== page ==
Specific Needs in Literacy and Language Learning of Syrian Refugee Children in Germany and Canada
Researchers: Becky Xi Chen1, Katrin Lindner2 , Claudia Riehl2, Annette Korntheuer3, Abir Shamin1, Kathleen Hipfner-Boucher1, Mohcine Ait Ramdan2, Anna Yamashita1, Jessica Lindner2, Rayan Korri2, Fatema Isam1, Wadieh Zerkly2, Verena Beschinsky2
Affiliation: OISE, University of Toronto1, Ludwig-Maximilians-Universität2, University of Kassel3
Keywords: refugee students, refugee children and youth, Canada, Germany, bilingual, language development, literacy, school, family, learning environment, Arabic, English, German
Go to: Methodology, Findings
Objective: This study explores the family and school learning environments of Syrian refugee students in Canada and Germany. It aims to better understand language and literacy acquisition in Arabic and English or German.
Justification: Language and literacy skills are among the most important prerequisites for successful integration into a host society and are heavily shaped by the learning environment of schools and families. This study will contribute to a better understanding of how family and school situations impact refugee children’s language and literacy skill progression in Canada and Germany.
Practical goal: This study informs policy makers, educational institutions, and the wider public on the current situations, supports, and needs of refugee children and their families for language and literacy acquisition and integration into their hosts societies.
Primary audience: Educators, policy makers, service providers, and the public.
This project began with a pilot study that took place from 2017 to 2018. Twenty Syrian children (aged 6-15) and their parents (n=13) participated. Participants were from five families in Toronto, Canada (three Arabic and two Kurdish) and three families in Munich, Germany. A mixed-method design was used – semi-structured interviews were conducted with parents and the older children (age 9-15) and quantitative language and literacy tests were administered to all children.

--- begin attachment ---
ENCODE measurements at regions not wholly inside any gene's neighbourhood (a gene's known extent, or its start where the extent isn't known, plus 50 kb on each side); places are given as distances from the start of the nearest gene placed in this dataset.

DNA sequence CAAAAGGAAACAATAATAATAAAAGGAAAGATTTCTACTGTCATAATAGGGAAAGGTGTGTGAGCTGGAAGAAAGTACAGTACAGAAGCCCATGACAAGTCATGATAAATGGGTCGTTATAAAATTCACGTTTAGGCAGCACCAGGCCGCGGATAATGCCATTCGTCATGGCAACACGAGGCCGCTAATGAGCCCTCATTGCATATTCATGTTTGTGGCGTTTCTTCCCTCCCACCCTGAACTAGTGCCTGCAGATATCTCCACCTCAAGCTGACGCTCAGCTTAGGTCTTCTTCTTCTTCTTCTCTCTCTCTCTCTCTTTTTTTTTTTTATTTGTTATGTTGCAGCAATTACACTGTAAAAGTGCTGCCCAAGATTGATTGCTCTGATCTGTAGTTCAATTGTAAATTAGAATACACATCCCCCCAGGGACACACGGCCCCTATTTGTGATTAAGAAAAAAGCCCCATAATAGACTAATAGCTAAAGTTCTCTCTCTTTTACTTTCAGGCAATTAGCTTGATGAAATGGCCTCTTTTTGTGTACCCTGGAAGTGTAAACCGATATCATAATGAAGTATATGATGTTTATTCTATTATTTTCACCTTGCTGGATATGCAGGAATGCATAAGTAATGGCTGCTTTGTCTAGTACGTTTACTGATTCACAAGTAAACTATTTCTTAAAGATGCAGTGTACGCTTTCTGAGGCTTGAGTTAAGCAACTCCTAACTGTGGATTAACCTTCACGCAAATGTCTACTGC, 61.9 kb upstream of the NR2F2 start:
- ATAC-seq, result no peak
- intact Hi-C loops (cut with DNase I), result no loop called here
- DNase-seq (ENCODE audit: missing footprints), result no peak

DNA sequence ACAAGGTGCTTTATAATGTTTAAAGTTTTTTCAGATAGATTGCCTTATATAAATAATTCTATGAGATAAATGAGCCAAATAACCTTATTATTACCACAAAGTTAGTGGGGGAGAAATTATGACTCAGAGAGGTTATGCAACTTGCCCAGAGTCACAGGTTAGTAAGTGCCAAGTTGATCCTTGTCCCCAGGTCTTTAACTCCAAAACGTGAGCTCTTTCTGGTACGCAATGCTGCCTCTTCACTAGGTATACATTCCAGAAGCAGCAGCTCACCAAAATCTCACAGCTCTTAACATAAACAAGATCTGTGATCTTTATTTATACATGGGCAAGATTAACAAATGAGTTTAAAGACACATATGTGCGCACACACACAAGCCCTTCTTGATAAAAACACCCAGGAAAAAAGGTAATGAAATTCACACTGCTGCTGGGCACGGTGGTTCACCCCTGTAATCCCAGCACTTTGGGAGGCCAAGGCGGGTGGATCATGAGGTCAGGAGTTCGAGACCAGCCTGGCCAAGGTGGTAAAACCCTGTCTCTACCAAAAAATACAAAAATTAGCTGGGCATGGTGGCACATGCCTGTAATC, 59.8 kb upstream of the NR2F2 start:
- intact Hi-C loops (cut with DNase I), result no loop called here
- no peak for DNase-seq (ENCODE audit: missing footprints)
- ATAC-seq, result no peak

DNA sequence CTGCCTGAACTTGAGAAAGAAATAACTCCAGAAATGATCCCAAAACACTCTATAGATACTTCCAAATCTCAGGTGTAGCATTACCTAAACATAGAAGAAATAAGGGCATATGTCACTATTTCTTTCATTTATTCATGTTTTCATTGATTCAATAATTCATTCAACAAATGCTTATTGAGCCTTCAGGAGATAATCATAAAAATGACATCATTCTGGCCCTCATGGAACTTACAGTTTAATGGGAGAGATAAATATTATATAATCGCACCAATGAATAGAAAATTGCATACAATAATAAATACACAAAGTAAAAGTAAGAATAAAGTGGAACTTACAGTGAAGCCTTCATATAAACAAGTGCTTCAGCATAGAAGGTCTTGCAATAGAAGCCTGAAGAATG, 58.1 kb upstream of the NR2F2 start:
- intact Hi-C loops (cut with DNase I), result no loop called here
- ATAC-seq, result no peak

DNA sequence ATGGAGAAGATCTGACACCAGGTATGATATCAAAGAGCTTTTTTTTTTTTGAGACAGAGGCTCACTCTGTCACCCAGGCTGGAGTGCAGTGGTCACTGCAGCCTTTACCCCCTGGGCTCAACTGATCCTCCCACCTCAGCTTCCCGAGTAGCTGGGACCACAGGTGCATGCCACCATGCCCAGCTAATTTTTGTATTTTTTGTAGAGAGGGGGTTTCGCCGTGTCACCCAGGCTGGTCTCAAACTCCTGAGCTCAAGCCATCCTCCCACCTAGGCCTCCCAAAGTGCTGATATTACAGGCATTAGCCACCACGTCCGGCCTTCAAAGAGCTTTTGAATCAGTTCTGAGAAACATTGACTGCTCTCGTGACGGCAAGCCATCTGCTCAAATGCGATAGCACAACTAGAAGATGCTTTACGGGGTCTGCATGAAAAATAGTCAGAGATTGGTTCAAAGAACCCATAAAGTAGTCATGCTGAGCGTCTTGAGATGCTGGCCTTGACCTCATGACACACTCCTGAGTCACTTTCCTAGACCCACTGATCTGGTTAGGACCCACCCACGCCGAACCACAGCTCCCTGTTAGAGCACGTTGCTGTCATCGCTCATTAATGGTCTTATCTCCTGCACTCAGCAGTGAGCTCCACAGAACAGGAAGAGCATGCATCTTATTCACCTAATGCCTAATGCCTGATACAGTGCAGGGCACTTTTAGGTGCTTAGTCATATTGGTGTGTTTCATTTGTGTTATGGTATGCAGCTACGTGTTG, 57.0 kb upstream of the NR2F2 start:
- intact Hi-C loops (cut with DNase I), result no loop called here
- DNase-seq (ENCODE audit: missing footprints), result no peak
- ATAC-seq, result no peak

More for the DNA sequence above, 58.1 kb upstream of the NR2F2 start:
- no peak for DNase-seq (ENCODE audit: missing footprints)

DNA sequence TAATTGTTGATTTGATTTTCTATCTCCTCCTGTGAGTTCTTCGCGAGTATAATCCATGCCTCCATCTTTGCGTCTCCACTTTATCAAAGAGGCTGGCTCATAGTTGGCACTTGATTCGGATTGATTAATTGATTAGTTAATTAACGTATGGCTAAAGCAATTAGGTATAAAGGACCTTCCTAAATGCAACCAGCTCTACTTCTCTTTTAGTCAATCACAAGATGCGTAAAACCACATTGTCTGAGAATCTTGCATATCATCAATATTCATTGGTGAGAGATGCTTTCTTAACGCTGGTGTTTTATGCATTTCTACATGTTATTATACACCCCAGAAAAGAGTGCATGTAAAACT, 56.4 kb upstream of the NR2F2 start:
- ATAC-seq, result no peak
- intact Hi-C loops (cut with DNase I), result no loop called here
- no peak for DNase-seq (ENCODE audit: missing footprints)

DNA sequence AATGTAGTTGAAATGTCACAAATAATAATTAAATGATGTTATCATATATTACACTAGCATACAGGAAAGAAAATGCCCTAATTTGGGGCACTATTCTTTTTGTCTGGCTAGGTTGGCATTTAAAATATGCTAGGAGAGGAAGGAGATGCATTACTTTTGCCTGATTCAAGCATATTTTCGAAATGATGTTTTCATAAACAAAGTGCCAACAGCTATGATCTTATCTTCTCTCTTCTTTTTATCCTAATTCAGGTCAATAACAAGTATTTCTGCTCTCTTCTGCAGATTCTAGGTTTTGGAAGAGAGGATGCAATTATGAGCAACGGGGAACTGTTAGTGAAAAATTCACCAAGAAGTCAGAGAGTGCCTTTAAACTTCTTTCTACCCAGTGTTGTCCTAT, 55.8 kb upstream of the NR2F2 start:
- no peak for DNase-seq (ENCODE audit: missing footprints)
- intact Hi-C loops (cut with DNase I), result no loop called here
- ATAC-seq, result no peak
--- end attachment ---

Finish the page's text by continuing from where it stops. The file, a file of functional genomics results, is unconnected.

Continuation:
In the follow-up study from 2018 to 2019, the same three families were observed in Germany. In Canada, one family from the pilot study dropped out and an additional child from another family was included. In total, 8 children from 4 families were observed in Canada. The follow-up study employed the same mixed-method design. Teachers and principals were also interviewed.
Based on patterns of language use, differences in acculturation experiences were found between Syrian families in Canada and in Germany. In Canada, parents enforced the use of Arabic or Kurdish at home to maintain a common language and preserve cultural identity. While children complied when interacting with their parents, they preferred to use English with their siblings.
In Germany, parents favoured Arabic but allowed the use of German at home due to its impact on their children’s education and future. While the older children spoke Arabic at home, the younger children used German. Older children often acted as language brokers between parents and younger siblings.
In both countries, children improved on most English or German measures from the pilot study, specifically receptive vocabulary and letter-word reading. There was also an increase in Arabic receptive vocabulary and letter-word reading, suggesting that the acquisition of skills in the second language may contribute to the development of skills in the first language. Although conversational use of English/German had developed well, academic use was still a challenge for refugee children in both countries.
Interviews with educators revealed that teachers in both countries were not prepared to address the needs of refugee children. Educators reported having no professional development specific to refugee children. The study noted refugee children’s need for homework assistance, especially in math and German.
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